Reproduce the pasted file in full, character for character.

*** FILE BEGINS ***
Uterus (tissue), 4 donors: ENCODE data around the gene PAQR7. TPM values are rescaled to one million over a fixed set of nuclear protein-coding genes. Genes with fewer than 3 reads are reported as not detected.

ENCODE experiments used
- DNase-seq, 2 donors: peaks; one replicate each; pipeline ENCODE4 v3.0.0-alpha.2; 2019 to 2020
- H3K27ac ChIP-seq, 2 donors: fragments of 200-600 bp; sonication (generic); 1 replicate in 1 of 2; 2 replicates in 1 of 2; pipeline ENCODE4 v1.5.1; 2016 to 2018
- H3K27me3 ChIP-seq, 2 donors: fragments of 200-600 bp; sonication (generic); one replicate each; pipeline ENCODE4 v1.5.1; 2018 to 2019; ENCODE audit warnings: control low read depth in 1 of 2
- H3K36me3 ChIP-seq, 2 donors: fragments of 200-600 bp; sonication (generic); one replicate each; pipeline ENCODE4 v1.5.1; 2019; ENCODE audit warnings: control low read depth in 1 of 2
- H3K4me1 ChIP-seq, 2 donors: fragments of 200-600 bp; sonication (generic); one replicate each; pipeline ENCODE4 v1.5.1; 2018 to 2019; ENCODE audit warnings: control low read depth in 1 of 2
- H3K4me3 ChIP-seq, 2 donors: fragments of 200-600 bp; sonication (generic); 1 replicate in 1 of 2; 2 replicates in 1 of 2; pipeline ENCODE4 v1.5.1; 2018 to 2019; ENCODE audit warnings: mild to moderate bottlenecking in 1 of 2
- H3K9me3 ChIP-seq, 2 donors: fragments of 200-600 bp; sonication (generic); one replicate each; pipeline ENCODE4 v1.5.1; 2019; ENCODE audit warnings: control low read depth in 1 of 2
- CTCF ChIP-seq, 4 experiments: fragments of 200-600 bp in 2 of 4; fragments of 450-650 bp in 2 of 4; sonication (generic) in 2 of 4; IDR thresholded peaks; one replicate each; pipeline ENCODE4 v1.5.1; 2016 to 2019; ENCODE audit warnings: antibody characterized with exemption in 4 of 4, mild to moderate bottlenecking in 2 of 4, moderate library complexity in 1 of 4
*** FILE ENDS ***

Uterus (tissue), 4 donors: ENCODE data around the gene PAQR7. TPM values are rescaled to one million over a fixed set of nuclear protein-coding genes. Genes with fewer than 3 reads are reported as not detected.

ENCODE experiments used
- DNase-seq, 2 donors: peaks; one replicate each; pipeline ENCODE4 v3.0.0-alpha.2; 2019 to 2020
- H3K27ac ChIP-seq, 2 donors: fragments of 200-600 bp; sonication (generic); 1 replicate in 1 of 2; 2 replicates in 1 of 2; pipeline ENCODE4 v1.5.1; 2016 to 2018
- H3K27me3 ChIP-seq, 2 donors: fragments of 200-600 bp; sonication (generic); one replicate each; pipeline ENCODE4 v1.5.1; 2018 to 2019; ENCODE audit warnings: control low read depth in 1 of 2
- H3K36me3 ChIP-seq, 2 donors: fragments of 200-600 bp; sonication (generic); one replicate each; pipeline ENCODE4 v1.5.1; 2019; ENCODE audit warnings: control low read depth in 1 of 2
- H3K4me1 ChIP-seq, 2 donors: fragments of 200-600 bp; sonication (generic); one replicate each; pipeline ENCODE4 v1.5.1; 2018 to 2019; ENCODE audit warnings: control low read depth in 1 of 2
- H3K4me3 ChIP-seq, 2 donors: fragments of 200-600 bp; sonication (generic); 1 replicate in 1 of 2; 2 replicates in 1 of 2; pipeline ENCODE4 v1.5.1; 2018 to 2019; ENCODE audit warnings: mild to moderate bottlenecking in 1 of 2
- H3K9me3 ChIP-seq, 2 donors: fragments of 200-600 bp; sonication (generic); one replicate each; pipeline ENCODE4 v1.5.1; 2019; ENCODE audit warnings: control low read depth in 1 of 2
- CTCF ChIP-seq, 4 experiments: fragments of 200-600 bp in 2 of 4; fragments of 450-650 bp in 2 of 4; sonication (generic) in 2 of 4; IDR thresholded peaks; one replicate each; pipeline ENCODE4 v1.5.1; 2016 to 2019; ENCODE audit warnings: antibody characterized with exemption in 4 of 4, mild to moderate bottlenecking in 2 of 4, moderate library complexity in 1 of 4